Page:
This is Part VII of an ongoing series of posts based on the family album of Milton Goldsmith, so generously shared with me by his granddaughter Sue. See Part I, Part II, Part III, Part IV, Part V, and Part VI at the links.
On the page following the photographs of his parents Abraham and Cecelia, Milton included a letter written by his mother on November 5, 1857, which, according to Milton, was shortly before their engagement.
Reading this reminded me of what it was like before cheap phone calls and email made handwritten letters obsolete. When my husband and I were dating the year before our engagement, we also wrote letters back and forth. Of course, we were living several hundred miles apart (but still tried to see each other every weekend) whereas Abraham and Cecelia both were living in Philadelphia. But perhaps letters were the only places they had any ability to communicate privately.
Here is Cecelia’s letter:
Some words were cut off on the right margin and at the bottom, but I have tried to transcribe it as best I can and added some punctuation and capitalization for purposes of clarity. Cecelia was a few weeks short of her nineteenth birthday when she wrote this letter, and Abraham was twenty-five.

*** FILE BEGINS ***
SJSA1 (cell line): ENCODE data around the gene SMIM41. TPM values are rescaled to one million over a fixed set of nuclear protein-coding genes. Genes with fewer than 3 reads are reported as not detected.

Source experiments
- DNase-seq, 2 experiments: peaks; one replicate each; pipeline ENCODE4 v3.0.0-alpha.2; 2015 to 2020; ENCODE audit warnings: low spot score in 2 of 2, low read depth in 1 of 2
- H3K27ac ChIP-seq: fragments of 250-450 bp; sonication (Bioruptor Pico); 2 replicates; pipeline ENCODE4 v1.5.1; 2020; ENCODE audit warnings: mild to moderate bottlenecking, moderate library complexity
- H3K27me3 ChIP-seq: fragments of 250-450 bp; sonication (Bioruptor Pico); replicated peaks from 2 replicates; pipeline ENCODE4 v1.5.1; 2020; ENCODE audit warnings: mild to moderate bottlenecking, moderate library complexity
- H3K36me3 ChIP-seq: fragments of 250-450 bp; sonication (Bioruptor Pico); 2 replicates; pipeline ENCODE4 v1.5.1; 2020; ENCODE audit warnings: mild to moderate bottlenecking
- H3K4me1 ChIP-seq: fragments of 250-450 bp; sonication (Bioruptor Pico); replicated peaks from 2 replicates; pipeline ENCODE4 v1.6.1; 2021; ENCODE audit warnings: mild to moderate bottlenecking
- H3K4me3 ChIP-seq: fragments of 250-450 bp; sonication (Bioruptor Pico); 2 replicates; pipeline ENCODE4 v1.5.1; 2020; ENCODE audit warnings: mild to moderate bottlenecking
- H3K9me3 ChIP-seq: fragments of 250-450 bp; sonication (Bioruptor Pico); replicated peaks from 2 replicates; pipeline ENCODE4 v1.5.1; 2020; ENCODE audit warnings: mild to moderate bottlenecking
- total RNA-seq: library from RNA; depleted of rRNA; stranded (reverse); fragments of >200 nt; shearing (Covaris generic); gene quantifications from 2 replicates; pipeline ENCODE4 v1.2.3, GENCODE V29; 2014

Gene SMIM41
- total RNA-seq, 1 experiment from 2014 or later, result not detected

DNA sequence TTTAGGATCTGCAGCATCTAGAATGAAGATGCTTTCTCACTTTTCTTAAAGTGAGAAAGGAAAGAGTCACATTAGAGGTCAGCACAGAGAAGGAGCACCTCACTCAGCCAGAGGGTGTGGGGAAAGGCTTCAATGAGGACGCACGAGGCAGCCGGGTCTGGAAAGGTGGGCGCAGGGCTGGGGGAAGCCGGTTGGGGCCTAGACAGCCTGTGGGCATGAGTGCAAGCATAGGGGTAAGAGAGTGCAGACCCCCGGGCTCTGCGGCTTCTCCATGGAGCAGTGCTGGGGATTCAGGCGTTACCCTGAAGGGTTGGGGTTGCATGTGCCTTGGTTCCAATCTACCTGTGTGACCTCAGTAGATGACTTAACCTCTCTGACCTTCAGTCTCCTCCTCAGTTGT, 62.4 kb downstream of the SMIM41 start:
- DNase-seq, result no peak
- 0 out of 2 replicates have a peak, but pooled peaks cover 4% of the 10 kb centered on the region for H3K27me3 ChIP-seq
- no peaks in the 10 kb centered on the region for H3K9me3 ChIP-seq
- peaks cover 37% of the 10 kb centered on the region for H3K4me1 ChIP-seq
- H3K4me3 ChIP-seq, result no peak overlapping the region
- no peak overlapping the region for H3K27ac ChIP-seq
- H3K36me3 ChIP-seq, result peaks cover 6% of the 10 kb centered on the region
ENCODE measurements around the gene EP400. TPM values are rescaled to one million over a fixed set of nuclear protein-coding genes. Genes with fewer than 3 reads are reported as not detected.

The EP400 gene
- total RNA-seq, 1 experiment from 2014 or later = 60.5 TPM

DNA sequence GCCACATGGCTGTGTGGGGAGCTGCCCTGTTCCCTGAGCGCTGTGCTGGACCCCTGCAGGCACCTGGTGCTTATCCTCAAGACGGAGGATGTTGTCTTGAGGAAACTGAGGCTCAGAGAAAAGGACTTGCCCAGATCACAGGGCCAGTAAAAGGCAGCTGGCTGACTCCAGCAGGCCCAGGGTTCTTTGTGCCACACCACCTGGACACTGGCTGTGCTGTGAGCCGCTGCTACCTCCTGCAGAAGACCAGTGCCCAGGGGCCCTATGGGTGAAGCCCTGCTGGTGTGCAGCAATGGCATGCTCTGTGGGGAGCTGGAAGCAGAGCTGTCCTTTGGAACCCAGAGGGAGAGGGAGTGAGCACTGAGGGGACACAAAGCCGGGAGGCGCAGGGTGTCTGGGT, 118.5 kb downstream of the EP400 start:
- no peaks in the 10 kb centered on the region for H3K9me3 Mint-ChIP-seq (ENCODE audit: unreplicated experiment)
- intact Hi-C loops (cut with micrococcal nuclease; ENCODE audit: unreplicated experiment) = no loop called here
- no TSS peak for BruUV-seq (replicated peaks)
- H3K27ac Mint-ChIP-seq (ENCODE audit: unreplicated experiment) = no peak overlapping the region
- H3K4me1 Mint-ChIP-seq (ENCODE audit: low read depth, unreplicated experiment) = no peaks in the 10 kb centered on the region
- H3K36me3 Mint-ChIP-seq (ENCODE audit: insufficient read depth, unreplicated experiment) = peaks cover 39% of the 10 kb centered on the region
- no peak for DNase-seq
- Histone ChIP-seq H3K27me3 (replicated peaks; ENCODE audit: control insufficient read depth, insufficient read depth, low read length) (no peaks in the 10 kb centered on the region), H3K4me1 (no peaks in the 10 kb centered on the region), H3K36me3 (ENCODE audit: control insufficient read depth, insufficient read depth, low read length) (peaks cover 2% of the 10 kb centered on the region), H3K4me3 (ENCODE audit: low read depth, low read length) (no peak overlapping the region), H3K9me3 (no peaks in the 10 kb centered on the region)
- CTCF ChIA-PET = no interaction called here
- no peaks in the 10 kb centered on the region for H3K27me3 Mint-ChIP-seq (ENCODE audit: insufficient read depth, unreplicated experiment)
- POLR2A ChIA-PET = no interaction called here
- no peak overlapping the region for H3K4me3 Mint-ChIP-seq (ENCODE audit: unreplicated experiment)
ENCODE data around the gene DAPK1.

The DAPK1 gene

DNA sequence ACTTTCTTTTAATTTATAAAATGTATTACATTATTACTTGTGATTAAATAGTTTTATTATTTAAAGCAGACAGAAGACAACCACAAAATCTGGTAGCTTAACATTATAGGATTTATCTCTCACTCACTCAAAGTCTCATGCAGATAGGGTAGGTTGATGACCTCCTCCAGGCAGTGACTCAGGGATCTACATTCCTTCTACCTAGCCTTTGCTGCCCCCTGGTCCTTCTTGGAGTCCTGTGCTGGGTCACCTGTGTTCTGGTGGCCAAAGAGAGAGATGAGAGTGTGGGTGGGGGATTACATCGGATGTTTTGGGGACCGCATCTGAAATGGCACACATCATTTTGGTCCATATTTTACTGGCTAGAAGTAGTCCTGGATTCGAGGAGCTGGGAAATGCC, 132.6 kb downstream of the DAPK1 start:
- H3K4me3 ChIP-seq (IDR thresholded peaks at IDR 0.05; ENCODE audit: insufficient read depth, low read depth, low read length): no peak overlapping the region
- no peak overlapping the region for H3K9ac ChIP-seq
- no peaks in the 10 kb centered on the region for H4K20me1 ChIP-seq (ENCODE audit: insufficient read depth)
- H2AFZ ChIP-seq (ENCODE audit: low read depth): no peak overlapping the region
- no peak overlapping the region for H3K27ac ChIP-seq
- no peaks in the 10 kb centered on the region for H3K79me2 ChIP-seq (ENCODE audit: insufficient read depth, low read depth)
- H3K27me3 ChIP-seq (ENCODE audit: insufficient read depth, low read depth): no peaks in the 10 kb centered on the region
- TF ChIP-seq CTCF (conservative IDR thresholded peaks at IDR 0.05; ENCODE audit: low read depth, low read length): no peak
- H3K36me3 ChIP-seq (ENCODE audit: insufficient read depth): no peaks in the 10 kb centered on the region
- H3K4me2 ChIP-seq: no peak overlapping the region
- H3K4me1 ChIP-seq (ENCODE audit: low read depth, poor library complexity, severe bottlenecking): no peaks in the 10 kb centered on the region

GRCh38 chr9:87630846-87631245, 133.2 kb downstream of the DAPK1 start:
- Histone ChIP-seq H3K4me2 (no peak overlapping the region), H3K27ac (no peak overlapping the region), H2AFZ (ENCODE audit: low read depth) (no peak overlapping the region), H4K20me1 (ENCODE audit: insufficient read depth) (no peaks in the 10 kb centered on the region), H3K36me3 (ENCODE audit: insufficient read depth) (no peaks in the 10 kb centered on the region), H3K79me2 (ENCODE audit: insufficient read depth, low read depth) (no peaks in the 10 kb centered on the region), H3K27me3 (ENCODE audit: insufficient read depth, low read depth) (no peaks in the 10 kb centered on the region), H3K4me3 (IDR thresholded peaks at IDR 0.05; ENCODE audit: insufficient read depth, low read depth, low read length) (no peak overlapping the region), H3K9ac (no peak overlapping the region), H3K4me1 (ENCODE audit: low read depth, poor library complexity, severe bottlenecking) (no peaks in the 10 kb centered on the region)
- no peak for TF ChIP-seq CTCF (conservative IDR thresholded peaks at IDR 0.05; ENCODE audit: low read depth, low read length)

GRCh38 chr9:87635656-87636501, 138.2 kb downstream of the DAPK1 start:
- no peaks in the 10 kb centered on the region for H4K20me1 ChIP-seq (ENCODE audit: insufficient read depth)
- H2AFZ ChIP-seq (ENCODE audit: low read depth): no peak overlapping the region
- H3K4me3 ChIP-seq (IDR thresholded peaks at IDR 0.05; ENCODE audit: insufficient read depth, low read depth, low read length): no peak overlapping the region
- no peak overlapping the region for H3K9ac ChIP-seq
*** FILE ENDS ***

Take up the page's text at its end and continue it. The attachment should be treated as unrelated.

Phil. Nov. 5th
The few lines you have written to me give me a great deal of pleasure, for informing me of your health & good night’s rest. I passed an excellent night as[?] my cold is a great deal better though I am rather hoarse yet. My Dear, I forgot to give you Henrietta’s [?] shawl last night, but it will and[?] as well tonight. I would send over the boy with it, but I am afraid he can not find the place. I am obliged for sending me the book & will look through it as soon as possible. Come early this evening, if you can.
I remain yours forever,
If you hear of any thing important & have time, write me a note this [?].
If anyone can read it any better than I did, please let me know.
Appropriately, Milton placed the invitation to his parents’ wedding on the page that followed:
Note that the invitation is dated January 1, 1858, for a wedding to take place on January 27, 1858—less than four weeks later. Today it seems that wedding invitations arrive at least two months in advance (often preceded by Save the Date cards). Also, the wedding was to take place at Cecelia’s parents’ home at 440 North Second Street in Philadelphia, not in a fancy catering hall or hotel or resort, as many are these days. Life was so much simpler back then.
But life was also so much harder. Cecelia died less than seventeen years later on November 8, 1874, from apoplexia nervosa, or a stroke. She was only 35 and left behind her husband Abraham and six children ranging in age from Estelle, who was four, to Milton, who was thirteen.